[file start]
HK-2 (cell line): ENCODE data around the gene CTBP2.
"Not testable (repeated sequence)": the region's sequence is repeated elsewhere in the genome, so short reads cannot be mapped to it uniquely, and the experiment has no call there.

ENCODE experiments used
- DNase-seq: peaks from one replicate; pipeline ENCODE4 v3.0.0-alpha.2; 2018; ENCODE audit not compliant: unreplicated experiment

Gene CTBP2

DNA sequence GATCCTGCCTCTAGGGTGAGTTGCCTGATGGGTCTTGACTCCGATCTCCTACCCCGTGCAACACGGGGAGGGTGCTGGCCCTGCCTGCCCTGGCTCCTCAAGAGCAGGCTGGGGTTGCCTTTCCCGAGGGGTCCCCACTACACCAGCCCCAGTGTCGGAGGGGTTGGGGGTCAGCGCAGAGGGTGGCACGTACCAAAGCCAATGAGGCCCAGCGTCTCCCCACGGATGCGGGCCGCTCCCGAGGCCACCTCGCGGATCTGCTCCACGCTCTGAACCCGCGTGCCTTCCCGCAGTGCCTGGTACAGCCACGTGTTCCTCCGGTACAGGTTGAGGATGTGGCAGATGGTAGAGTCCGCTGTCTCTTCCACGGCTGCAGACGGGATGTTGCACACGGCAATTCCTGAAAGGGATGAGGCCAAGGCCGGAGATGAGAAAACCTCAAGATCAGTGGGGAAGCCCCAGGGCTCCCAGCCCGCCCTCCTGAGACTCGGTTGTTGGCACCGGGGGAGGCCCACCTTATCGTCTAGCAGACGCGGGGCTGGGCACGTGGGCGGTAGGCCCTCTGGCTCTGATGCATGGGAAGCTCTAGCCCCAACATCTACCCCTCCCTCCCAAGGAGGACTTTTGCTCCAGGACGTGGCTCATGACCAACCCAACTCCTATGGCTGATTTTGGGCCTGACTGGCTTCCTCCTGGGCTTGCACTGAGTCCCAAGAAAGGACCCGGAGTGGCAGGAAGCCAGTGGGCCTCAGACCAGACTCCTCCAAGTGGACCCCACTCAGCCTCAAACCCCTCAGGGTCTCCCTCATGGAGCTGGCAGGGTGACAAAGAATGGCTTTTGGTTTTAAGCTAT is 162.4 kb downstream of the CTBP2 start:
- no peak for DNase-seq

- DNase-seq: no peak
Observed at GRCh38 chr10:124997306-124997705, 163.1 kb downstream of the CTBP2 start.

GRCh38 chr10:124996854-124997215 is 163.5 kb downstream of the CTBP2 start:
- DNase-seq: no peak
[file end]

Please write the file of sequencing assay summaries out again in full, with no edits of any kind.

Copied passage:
HK-2 (cell line): ENCODE data around the gene CTBP2.
"Not testable (repeated sequence)": the region's sequence is repeated elsewhere in the genome, so short reads cannot be mapped to it uniquely, and the experiment has no call there.

ENCODE experiments used
- DNase-seq: peaks from one replicate; pipeline ENCODE4 v3.0.0-alpha.2; 2018; ENCODE audit not compliant: unreplicated experiment

Gene CTBP2

DNA sequence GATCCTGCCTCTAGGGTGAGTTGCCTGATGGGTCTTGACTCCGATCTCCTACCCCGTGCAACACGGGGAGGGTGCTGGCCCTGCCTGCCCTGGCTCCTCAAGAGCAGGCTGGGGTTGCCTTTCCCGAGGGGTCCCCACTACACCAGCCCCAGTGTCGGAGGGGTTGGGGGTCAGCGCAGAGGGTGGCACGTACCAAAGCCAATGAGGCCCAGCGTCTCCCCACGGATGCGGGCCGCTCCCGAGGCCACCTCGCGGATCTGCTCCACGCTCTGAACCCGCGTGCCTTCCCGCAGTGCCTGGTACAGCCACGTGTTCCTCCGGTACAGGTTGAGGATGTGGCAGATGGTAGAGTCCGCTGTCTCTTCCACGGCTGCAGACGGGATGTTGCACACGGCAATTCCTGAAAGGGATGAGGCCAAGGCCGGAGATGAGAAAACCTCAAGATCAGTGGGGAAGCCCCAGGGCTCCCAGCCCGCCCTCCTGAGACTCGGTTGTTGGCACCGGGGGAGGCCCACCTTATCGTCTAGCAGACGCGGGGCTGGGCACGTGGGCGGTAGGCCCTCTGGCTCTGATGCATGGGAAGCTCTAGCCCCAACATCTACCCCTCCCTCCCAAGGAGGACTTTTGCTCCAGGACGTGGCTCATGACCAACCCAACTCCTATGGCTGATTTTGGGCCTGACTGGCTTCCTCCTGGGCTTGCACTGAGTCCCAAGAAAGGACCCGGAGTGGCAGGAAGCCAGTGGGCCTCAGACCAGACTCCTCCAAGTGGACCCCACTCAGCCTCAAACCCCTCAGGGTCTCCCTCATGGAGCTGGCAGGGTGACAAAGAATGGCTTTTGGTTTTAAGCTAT is 162.4 kb downstream of the CTBP2 start:
- no peak for DNase-seq

- DNase-seq: no peak
Observed at GRCh38 chr10:124997306-124997705, 163.1 kb downstream of the CTBP2 start.

GRCh38 chr10:124996854-124997215 is 163.5 kb downstream of the CTBP2 start:
- DNase-seq: no peak